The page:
Treatment and Compensation After a Work-Related Spinal Cord Injury

Work-Related Spinal Cord Injuries and TreatmentsToday in the United States, about 285,000 people are living with a spinal cord injury, and researchers say that another 17,500 will suffer this serious type of injury every year. These injuries are among the most life-altering that U.S. workers experience—the nature of the injuries and related health issues affect daily life significantly and often keep workers away from the job for months, years, or even the rest of their lives. The physical, emotional, and financial challenges associated with spinal cord injuries can cause substantial stress and hardship for injured workers and their families. In Ohio, the workers’ compensation program can help employees ensure that they receive the medical care and compensation they need to remain secure and stable.

Understanding Spinal Cord Injuries and the Causes

A spinal cord injury can encompass different types of damage to any part of the spinal cord from either trauma or disease. For workers, an overwhelming number of these injuries are the result of some type of trauma or accident. According to the National Spinal Cord Injury Statistical Center (NSCISC), spinal cord injuries are most often caused by:

  • Vehicle accidents
  • Falls
  • Acts of violence
  • Sports and recreation
  • Disease

Vehicle accidents and falls, the two leading causes, account for 69 percent of all spinal cord injuries.

When an accident or trauma occurs, part of the vertebrae can be compressed, fractured, punctured, dislocated, or crushed. This can also affect the nerves that run along the spine, injuring them and preventing them from sending the appropriate messages to other parts of the body.

Types of Spinal Cord Injuries

The complicated nature of the spine means that injuries can manifest in a number of ways. Spinal cord injuries are affected by the location where the trauma occurred along the spine and the severity of the injury. Medical providers refer to the level of the injury as equal to the lowest part of the body that functions below the site of the injury. The severity is most commonly described as:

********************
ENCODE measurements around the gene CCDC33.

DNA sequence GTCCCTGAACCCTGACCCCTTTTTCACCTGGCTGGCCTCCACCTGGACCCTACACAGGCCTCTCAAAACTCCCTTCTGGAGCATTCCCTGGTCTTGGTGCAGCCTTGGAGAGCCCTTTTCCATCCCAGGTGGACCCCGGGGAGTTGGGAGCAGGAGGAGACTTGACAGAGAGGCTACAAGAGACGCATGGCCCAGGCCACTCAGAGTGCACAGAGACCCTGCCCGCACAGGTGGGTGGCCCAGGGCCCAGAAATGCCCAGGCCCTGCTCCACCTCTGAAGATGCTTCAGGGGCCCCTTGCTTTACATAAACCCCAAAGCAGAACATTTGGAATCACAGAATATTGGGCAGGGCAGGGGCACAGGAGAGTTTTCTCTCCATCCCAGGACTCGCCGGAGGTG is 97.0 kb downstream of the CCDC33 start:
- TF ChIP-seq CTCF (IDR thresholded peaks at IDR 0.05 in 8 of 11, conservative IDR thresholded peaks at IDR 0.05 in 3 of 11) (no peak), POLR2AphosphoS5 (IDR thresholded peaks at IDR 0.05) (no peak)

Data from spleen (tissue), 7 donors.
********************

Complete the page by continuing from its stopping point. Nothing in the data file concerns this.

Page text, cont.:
• Complete. All (or nearly all) feeling and ability to control movement is lost below the location of the injury.
  • Incomplete. Some motor function and feeling remains below the site of the injury. Incomplete injuries can affect a person to varying degrees.

In addition, spinal cord injuries can often result in paralysis, the inability to move, and the inability to feel. Typically, they are differentiated as:

  • Tetraplegia (or quadriplegia). The loss of movement and possibly feeling in the arms, hands, legs, trunk, and pelvis.
  • Paraplegia. The loss of movement and possibly feeling in the trunk, legs, and pelvis.

Medical Treatment Options for Work-Related Spinal Cord Injuries

Spinal cord injuries require a significant amount of specialized medical care and the recovery can be slow or limited. These injuries can affect the skin, digestive system, circulatory system, respiratory system, muscles, and mood. In addition to needing assistance with daily activities such as dressing, bathing, traveling to appointments, and more, those who suffer spinal cord injuries face a number of medical interventions.

In the early stages of treatment after injury, it is common for injured workers to be immobilized, receive drugs to slow the degeneration of the tissues, or even undergo surgery. Going forward, those who suffer a spinal cord injury require ongoing treatment. Some common interventions include:

  • Prescription medications
  • Physical rehabilitation
  • Occupational therapy
  • Additional surgery

Currently, there are no medical interventions that can reverse the effects of a spinal cord injury, though there have been a number of recent developments that doctors and researchers hope will improve outcomes. Modernized wheelchairs, robotic gait training, and increased electronic aids can help improve mobility. Additionally, a researcher and bionics expert at MIT is investigating ways to make a synthetic spinal cord a reality for the injured.

In Ohio, injured workers can be treated at the Ohio State University’s Wexner Medical Center’s Spinal Cord Injury Rehabilitation Center, which offers a nationally-recognized comprehensive program to address the unique needs of those with a spinal cord injury. At OhioHealth Grant Medical Center, surgeons have been implanting spinal cord stimulators that provide pain relief without the use of opioids, which are accompanied by significant addictive risks.

Suffering a spinal cord injury on the job can have devastating effects on your life and the lives of those you love, but support and care are available. At Monast Law Office, Jim Monast has helped many injured workers obtain the medical attention and compensation they need to be successful after a work injury. Call our Upper Arlington office today to learn more about what we do and how we can help, or take a moment to fill out the contact form on this page. We can answer your questions and schedule a free, no-obligation consultation.